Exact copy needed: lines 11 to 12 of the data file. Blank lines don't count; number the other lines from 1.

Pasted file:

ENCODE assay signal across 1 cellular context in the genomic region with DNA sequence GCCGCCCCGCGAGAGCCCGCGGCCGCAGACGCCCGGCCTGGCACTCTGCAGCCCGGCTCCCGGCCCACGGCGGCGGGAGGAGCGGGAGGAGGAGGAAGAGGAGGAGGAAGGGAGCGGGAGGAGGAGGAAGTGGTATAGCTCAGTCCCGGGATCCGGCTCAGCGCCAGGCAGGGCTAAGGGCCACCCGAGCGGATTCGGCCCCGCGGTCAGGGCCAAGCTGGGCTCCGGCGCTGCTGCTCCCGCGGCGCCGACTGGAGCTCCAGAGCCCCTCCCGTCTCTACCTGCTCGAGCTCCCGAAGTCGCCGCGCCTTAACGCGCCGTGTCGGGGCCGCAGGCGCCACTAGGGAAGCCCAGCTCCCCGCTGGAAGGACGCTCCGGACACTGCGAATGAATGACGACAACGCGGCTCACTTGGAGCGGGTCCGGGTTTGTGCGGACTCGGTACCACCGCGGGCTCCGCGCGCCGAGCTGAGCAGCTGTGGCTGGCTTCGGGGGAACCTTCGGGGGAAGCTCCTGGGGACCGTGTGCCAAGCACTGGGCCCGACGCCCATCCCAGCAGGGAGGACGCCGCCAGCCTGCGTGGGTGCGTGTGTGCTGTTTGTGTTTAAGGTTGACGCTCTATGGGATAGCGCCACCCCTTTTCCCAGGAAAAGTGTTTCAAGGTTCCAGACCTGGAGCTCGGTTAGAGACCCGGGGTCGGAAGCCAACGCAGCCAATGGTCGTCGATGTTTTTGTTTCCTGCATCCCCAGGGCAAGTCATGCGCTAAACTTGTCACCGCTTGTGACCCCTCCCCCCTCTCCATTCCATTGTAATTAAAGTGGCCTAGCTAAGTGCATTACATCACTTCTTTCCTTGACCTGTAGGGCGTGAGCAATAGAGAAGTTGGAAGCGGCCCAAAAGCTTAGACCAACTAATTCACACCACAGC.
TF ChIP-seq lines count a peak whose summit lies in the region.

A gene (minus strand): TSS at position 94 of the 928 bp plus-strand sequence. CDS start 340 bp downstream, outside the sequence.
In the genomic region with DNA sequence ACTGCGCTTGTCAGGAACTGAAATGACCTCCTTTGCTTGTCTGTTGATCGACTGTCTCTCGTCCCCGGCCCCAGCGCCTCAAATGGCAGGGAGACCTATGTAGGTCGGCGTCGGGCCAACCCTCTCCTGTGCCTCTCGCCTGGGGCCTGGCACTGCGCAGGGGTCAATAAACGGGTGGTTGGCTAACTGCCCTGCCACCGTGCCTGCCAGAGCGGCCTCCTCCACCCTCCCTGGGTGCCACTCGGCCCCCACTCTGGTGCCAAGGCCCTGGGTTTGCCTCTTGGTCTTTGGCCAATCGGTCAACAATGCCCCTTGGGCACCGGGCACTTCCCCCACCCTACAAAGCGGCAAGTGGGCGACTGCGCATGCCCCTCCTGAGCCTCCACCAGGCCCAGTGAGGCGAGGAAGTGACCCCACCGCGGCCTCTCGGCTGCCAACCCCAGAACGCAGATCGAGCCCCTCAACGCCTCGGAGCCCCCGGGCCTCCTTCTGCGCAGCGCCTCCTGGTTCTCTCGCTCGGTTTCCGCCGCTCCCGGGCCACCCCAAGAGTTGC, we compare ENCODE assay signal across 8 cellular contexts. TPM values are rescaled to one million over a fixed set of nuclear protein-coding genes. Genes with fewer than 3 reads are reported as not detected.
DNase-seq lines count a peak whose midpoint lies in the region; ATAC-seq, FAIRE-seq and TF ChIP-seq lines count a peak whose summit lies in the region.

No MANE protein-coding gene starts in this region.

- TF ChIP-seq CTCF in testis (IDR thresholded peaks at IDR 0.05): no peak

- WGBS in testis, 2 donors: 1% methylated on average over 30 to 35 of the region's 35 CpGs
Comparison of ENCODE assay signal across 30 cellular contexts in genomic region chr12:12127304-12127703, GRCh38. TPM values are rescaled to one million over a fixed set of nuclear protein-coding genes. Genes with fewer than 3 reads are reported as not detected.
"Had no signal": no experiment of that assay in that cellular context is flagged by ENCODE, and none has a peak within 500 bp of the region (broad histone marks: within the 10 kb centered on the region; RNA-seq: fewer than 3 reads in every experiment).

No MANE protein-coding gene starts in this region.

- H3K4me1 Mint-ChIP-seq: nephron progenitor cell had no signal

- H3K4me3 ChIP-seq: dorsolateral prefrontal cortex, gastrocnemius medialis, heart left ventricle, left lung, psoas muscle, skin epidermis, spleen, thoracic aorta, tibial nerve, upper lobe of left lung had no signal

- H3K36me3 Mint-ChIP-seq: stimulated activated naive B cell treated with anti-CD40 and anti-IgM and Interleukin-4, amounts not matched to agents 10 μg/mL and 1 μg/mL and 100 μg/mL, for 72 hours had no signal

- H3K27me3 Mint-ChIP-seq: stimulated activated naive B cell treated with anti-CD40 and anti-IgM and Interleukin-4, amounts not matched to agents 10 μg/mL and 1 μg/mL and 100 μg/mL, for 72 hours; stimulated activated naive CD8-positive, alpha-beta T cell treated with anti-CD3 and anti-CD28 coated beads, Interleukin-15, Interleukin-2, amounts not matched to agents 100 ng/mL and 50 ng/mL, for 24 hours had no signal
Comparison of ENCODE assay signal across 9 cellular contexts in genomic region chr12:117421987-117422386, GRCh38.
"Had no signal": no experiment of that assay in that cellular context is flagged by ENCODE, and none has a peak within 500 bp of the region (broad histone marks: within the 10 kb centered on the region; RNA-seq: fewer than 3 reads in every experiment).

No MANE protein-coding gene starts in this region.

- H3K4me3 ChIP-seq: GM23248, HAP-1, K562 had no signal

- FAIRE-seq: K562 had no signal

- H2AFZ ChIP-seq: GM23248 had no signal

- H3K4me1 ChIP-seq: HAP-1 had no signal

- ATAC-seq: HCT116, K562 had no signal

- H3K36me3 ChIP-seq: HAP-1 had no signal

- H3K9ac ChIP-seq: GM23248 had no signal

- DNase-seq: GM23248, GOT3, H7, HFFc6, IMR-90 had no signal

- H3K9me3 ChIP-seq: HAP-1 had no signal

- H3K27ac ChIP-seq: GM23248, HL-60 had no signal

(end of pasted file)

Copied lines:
No MANE protein-coding gene starts in this region.

- H3K4me1 Mint-ChIP-seq: nephron progenitor cell had no signal